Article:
- Each year around eight million people die from the effects of tobacco consumption
- World No Tobacco Day was launched by the WHO on 31 May 1987
- This year’s campaign is focusing on protecting younger generations
It is a well-known fact that smoking is harmful to health. According to the World Health Organization (WHO)’s latest World Tobacco Report, around eight million people worldwide die from the effects of tobacco consumption, more than one million of them from passive smoking. These are startling figures that must be urgently reduced.
There are clear benefits to giving up smoking:
- Within 20 minutes, your heart rate and blood pressure drop
- After 12 hours, the carbon monoxide level in your blood drops to normal
- After two to 12 weeks, your circulation improves and your lung function increases
- After one to nine months, coughing and shortness of breath decrease
- After one year, your risk of coronary heart disease is about half that of a smoker’s
- After five to 15 years, your stroke risk is reduced to that of a non-smoker
- After ten years, your risk of lung cancer falls to about half that of a smoker
- After 15 years, the risk of coronary heart disease is that of a non-smoker’s
Quitting tobacco smoking is more important than ever in the age of COVID-19, as it is a known risk factor for respiratory infections and increases the severity of these illnesses. COVID-19 is an infectious disease that primarily attacks the lungs. Smoking impairs lung function and makes it difficult for the body to fight off coronaviruses and other diseases.
31 May 2020 marks the 33rd annual World No Tobacco Day (WNTD) launched by the World Health Organization (WHO) in 1987. This global campaign highlights the successes achieved and progress made towards a tobacco-free world during the past year. The focus of the 2020 event is: "Protecting youth from industry manipulation and preventing them from tobacco and nicotine use".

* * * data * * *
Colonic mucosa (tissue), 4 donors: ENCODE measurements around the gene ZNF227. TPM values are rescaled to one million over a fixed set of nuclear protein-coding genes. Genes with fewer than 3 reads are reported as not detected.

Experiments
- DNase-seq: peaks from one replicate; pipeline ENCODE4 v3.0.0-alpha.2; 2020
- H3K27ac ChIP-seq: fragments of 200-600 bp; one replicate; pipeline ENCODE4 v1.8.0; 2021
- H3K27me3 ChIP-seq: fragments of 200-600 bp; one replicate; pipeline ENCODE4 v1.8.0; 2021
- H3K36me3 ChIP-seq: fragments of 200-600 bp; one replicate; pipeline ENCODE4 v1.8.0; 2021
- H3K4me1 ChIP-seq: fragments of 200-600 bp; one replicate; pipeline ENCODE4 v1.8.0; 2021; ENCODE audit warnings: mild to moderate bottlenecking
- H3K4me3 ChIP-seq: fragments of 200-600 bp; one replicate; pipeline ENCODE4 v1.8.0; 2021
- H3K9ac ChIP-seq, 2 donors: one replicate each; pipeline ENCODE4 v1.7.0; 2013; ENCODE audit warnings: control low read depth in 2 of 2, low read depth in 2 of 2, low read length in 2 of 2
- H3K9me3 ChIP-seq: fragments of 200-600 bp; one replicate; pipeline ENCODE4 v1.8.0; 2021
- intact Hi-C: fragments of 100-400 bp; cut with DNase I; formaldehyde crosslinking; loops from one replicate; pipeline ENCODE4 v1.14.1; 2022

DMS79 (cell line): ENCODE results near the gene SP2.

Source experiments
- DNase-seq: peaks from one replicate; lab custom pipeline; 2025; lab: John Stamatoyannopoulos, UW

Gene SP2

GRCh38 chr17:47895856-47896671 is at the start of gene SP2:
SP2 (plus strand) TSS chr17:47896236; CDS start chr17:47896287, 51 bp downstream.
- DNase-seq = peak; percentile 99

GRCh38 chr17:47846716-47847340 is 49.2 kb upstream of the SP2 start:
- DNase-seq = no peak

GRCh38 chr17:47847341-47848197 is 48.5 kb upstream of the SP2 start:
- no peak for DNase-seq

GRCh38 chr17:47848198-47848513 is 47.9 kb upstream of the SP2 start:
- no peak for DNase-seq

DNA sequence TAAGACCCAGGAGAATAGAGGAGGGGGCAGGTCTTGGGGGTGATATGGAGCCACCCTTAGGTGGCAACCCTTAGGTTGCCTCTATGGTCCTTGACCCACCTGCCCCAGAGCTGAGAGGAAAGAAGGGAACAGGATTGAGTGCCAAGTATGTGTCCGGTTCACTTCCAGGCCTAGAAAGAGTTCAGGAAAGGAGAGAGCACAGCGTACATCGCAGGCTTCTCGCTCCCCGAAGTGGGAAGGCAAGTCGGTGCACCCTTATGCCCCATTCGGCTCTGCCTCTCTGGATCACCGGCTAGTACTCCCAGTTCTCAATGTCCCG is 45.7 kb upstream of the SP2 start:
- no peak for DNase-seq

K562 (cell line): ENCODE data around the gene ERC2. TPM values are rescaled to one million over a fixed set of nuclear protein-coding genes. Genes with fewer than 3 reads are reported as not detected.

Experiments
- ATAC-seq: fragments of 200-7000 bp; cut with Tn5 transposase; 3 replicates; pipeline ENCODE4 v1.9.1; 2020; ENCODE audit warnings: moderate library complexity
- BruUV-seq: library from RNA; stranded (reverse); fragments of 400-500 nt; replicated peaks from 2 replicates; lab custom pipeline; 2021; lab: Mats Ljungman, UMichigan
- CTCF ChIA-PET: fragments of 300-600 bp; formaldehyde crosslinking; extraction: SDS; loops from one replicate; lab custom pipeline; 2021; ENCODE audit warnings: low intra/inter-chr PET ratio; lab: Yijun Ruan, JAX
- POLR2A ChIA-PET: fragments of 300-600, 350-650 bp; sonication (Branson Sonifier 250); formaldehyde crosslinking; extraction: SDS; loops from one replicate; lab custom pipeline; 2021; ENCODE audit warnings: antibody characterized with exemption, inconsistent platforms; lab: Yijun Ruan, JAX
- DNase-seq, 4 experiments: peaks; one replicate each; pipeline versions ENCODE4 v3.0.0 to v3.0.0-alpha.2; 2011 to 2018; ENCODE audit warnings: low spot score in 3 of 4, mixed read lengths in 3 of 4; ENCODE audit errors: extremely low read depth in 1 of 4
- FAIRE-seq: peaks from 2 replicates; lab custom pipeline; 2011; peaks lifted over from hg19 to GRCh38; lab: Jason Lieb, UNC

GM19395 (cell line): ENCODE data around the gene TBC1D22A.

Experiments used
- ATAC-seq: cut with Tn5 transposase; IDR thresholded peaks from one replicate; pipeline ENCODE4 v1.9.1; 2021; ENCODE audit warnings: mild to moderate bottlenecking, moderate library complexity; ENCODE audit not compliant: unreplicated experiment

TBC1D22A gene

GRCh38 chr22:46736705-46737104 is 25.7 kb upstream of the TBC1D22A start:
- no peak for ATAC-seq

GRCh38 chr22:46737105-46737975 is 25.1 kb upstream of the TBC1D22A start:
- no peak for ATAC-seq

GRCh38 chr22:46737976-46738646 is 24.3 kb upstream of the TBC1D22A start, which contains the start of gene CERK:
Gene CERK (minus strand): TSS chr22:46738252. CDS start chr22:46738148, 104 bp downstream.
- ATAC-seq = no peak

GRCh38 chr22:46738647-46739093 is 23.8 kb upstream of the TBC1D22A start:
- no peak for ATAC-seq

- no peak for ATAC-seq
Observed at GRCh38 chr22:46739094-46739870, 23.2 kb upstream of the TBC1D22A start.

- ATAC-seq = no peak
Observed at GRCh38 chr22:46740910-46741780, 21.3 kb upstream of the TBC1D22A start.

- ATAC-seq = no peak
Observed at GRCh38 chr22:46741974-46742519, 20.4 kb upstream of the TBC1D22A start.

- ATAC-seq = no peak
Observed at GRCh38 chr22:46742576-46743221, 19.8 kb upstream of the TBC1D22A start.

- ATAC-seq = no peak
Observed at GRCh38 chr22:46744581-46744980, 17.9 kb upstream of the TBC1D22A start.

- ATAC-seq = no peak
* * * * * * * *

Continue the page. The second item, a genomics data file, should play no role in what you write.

According to analysed data from 2015, 17 per cent of young people worldwide between the ages of 15 and 24 smoke. Children and young people who use e-cigarettes double their chances of smoking cigarettes later in life, while the nicotine in e-cigarettes makes them highly dependent and can damage children’s developing brains.
In light of this, more must be done to protect this vulnerable group. As is well known within the tobacco industry, a person who begins smoking before the age of 20 is not only more likely to develop an addiction; their ability to exercise control over their smoking later in life can also be impaired. Focusing on youth protection on 31 May provides an opportunity to share best practices aimed at mitigating these trends.
FIFA is also aware of its responsibility and has been committed to tackling the consumption of tobacco and its harmful effects for many years. These efforts began in 1986 when FIFA announced that it would no longer accept advertising from sponsors in the tobacco industry. All FIFA World Cups™ have been tobacco-free since 2002. FIFA advocates tobacco-free sporting events and promotes a healthy lifestyle and well-being for all.